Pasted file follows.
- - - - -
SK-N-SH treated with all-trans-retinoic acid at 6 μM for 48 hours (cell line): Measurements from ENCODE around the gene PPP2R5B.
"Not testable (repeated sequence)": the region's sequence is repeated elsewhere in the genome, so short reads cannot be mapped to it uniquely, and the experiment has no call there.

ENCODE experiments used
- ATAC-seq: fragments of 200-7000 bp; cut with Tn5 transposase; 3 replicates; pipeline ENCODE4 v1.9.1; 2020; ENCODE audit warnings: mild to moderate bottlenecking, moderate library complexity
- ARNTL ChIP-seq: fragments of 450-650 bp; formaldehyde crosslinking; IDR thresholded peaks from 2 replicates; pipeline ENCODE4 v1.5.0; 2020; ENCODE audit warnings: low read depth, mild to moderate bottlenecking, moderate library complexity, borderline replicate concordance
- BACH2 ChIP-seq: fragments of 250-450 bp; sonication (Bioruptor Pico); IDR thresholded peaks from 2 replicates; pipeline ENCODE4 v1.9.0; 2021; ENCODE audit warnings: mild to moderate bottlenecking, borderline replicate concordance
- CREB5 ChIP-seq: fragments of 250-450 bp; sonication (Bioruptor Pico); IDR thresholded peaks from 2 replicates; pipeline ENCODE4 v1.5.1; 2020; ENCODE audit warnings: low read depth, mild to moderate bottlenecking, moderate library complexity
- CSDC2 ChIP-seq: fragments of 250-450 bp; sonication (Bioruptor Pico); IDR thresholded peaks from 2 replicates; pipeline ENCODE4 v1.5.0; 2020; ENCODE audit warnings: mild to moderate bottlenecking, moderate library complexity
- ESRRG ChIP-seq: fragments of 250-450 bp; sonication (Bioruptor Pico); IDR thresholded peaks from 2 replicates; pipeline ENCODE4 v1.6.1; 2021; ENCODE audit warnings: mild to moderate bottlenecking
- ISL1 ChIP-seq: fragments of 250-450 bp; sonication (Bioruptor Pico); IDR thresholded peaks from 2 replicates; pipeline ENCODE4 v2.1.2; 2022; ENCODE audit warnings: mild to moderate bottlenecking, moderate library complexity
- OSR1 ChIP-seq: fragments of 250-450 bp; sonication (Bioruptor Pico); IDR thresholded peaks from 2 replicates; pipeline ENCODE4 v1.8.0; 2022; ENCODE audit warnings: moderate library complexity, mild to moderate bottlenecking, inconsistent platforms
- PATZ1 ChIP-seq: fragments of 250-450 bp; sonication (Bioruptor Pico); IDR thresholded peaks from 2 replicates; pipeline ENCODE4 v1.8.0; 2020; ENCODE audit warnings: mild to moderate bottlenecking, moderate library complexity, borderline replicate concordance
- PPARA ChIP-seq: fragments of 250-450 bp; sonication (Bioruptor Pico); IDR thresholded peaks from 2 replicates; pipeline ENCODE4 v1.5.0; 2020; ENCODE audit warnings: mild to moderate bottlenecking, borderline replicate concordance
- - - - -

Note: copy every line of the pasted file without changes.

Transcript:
SK-N-SH treated with all-trans-retinoic acid at 6 μM for 48 hours (cell line): Measurements from ENCODE around the gene PPP2R5B.
"Not testable (repeated sequence)": the region's sequence is repeated elsewhere in the genome, so short reads cannot be mapped to it uniquely, and the experiment has no call there.

ENCODE experiments used
- ATAC-seq: fragments of 200-7000 bp; cut with Tn5 transposase; 3 replicates; pipeline ENCODE4 v1.9.1; 2020; ENCODE audit warnings: mild to moderate bottlenecking, moderate library complexity
- ARNTL ChIP-seq: fragments of 450-650 bp; formaldehyde crosslinking; IDR thresholded peaks from 2 replicates; pipeline ENCODE4 v1.5.0; 2020; ENCODE audit warnings: low read depth, mild to moderate bottlenecking, moderate library complexity, borderline replicate concordance
- BACH2 ChIP-seq: fragments of 250-450 bp; sonication (Bioruptor Pico); IDR thresholded peaks from 2 replicates; pipeline ENCODE4 v1.9.0; 2021; ENCODE audit warnings: mild to moderate bottlenecking, borderline replicate concordance
- CREB5 ChIP-seq: fragments of 250-450 bp; sonication (Bioruptor Pico); IDR thresholded peaks from 2 replicates; pipeline ENCODE4 v1.5.1; 2020; ENCODE audit warnings: low read depth, mild to moderate bottlenecking, moderate library complexity
- CSDC2 ChIP-seq: fragments of 250-450 bp; sonication (Bioruptor Pico); IDR thresholded peaks from 2 replicates; pipeline ENCODE4 v1.5.0; 2020; ENCODE audit warnings: mild to moderate bottlenecking, moderate library complexity
- ESRRG ChIP-seq: fragments of 250-450 bp; sonication (Bioruptor Pico); IDR thresholded peaks from 2 replicates; pipeline ENCODE4 v1.6.1; 2021; ENCODE audit warnings: mild to moderate bottlenecking
- ISL1 ChIP-seq: fragments of 250-450 bp; sonication (Bioruptor Pico); IDR thresholded peaks from 2 replicates; pipeline ENCODE4 v2.1.2; 2022; ENCODE audit warnings: mild to moderate bottlenecking, moderate library complexity
- OSR1 ChIP-seq: fragments of 250-450 bp; sonication (Bioruptor Pico); IDR thresholded peaks from 2 replicates; pipeline ENCODE4 v1.8.0; 2022; ENCODE audit warnings: moderate library complexity, mild to moderate bottlenecking, inconsistent platforms
- PATZ1 ChIP-seq: fragments of 250-450 bp; sonication (Bioruptor Pico); IDR thresholded peaks from 2 replicates; pipeline ENCODE4 v1.8.0; 2020; ENCODE audit warnings: mild to moderate bottlenecking, moderate library complexity, borderline replicate concordance
- PPARA ChIP-seq: fragments of 250-450 bp; sonication (Bioruptor Pico); IDR thresholded peaks from 2 replicates; pipeline ENCODE4 v1.5.0; 2020; ENCODE audit warnings: mild to moderate bottlenecking, borderline replicate concordance